• You’re too young – while it might seem obvious, children don’t need to take out life insurance. It’s similar with students, when your financial priorities often lie elsewhere. You should start thinking about getting cover as you get older 
  • You’re too old – if you’re already at retirement age, you may find that it’s simply not worth taking out a policy. This is because premiums can rise significantly as you get older. You’re also likely in a more stable financial position, with your mortgage paid off and savings stored away 
  • Singles – if you’re living alone, with no dependants, you may decide that you don’t need to take out cover, because there’s nobody who will require the financial security when you die 
  • Your partner is the main/sole earner – if your financial contribution to your household is minimal, you may decide that you don’t need cover, but your partner does. 

What are the main types of cover to compare?

There are a few different types of life insurance to think about. For example, are you looking for a guaranteed pay-out? If so, it may be worth considering a whole of life policy. Alternatively, a term policy – one of the most commonly bought types of life insurance – pays out a set amount, either as a lump sum or a regular income if you pass away within an agreed period. Ultimately, the life cover that works for you will depend on your individual needs.

Are there other types of insurance I should consider? 

There are many types of life insurance for you to choose from, with each offering different levels of care, for a variety of circumstances: 

  • Joint life insurance – if you and your partner have made a large financial commitment together, such as a mortgage, then a joint life policy offers your partner a lump sum in the event of your death, and vice versa. It only pays out once, but it doesn’t matter which of you dies first 
  • Income protection insurance – provides you with financial security if you become unable to work. One of the most common types of income protection is accident, sickness and unemployment (ASU) insurance. This covers you for a range of incidents, providing you with an alternative tax-free income to cover your outgoings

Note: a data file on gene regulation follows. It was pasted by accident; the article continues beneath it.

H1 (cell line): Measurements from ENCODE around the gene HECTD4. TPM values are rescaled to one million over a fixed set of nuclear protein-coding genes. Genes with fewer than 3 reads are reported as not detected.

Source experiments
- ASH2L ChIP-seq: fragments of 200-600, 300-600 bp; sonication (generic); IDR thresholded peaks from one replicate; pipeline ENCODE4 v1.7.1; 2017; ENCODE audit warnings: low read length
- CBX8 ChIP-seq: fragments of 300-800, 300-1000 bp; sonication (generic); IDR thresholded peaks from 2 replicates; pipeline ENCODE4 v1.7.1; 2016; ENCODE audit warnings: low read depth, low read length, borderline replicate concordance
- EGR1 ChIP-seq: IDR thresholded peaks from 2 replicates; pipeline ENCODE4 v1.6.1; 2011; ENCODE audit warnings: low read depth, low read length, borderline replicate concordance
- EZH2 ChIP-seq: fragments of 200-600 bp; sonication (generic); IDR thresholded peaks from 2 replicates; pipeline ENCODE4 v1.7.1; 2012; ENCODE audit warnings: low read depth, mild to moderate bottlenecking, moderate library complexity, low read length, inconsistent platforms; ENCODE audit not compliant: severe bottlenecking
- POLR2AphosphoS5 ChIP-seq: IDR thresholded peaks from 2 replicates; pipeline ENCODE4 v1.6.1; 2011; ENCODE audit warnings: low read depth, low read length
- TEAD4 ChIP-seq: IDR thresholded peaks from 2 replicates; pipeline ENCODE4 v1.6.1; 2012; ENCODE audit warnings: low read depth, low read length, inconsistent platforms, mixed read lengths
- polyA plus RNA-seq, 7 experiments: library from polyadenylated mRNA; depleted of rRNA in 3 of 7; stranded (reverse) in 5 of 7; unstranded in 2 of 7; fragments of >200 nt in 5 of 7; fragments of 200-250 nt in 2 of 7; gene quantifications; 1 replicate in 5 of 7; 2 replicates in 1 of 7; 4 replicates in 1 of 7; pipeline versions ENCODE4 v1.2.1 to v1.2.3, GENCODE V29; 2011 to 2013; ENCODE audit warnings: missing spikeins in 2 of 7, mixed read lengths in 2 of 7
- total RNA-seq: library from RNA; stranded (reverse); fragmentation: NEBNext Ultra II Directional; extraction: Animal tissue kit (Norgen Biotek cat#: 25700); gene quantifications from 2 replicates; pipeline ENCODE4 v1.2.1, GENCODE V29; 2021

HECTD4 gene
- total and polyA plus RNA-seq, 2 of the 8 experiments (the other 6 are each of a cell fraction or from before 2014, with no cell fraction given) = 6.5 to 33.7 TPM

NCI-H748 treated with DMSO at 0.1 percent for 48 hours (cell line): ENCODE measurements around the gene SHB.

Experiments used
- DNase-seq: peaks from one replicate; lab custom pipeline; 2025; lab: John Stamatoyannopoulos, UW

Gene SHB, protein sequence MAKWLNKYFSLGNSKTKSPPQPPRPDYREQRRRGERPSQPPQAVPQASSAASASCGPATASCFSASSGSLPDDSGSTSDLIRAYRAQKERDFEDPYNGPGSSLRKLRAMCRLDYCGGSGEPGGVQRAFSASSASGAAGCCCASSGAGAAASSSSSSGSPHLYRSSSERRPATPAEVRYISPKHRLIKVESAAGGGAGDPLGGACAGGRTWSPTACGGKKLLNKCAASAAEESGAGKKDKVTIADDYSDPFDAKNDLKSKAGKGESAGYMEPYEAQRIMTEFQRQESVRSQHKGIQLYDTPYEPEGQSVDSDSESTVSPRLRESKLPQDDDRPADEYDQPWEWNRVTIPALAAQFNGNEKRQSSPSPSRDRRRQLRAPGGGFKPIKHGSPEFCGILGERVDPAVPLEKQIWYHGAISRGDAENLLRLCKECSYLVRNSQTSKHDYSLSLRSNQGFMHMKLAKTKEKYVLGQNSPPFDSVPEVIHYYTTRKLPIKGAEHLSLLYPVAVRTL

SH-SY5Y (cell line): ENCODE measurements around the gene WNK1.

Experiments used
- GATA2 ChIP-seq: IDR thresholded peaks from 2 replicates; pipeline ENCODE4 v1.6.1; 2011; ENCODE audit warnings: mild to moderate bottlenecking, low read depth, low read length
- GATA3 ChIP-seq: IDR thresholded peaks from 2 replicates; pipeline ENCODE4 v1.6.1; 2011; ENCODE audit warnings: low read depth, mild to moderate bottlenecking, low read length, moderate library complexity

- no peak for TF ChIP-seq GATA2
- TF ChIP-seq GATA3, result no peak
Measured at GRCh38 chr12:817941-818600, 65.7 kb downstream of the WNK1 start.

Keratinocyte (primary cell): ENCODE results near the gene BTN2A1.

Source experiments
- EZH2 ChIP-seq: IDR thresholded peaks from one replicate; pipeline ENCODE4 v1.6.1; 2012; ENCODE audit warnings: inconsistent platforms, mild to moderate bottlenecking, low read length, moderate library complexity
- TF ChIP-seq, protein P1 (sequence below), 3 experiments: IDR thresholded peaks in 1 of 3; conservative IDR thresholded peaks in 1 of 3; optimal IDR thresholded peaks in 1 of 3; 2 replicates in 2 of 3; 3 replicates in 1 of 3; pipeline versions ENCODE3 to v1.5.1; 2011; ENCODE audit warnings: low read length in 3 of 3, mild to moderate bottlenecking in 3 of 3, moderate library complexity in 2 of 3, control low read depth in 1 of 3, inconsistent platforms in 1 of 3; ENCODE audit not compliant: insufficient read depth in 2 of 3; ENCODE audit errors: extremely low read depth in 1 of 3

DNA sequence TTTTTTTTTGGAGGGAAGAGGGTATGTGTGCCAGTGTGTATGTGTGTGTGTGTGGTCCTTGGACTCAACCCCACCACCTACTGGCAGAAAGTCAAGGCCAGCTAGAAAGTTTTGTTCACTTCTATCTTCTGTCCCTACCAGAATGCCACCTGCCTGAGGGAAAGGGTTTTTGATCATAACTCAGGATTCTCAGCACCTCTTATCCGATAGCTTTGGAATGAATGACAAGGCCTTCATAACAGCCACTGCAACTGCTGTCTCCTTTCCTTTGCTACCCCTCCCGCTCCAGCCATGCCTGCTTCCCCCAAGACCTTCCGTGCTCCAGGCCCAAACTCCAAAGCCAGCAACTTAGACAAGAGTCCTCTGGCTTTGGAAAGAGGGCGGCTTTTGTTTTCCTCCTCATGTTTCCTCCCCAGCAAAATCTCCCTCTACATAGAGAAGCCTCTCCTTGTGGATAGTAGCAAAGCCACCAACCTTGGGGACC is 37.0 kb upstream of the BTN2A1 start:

• Critical illness cover – offers financial protection if you suffer from a serious illness or injury that leaves you unable to work or with expensive medical costs 
  • Mortgage protection insurance – a form of income protection insurance, this allows you to continue making your mortgage repayments, in the event that you’re unable to earn. 

What factors affect the cost of life insurance?

There are several factors affecting the cost of a policy, including the amount of money you'd like your loved ones to receive if you pass away. Generally speaking, the larger your policy, the more your beneficiaries will get – but it will cost more. Other factors affecting the price of a policy include:

  • Your age – as you get older, you can expect to pay more for a premium. When you're younger, you are expected to live longer so your policy will reflect that
  • Your health – if your family has a history of serious illnesses (such as cancer or heart problems), then you can expect your policy to cost more. The same goes if you have any pre-existing medical conditions. That's any illness, injury or disease that existed before, or at the time of, taking out a policy
  • Your lifestyle – if you smoke and/or drink, it's likely to impact the cost of life insurance. During your application you'll be asked how regularly you exercise; improving your fitness and eating more healthily could both help to reduce the cost of your premium.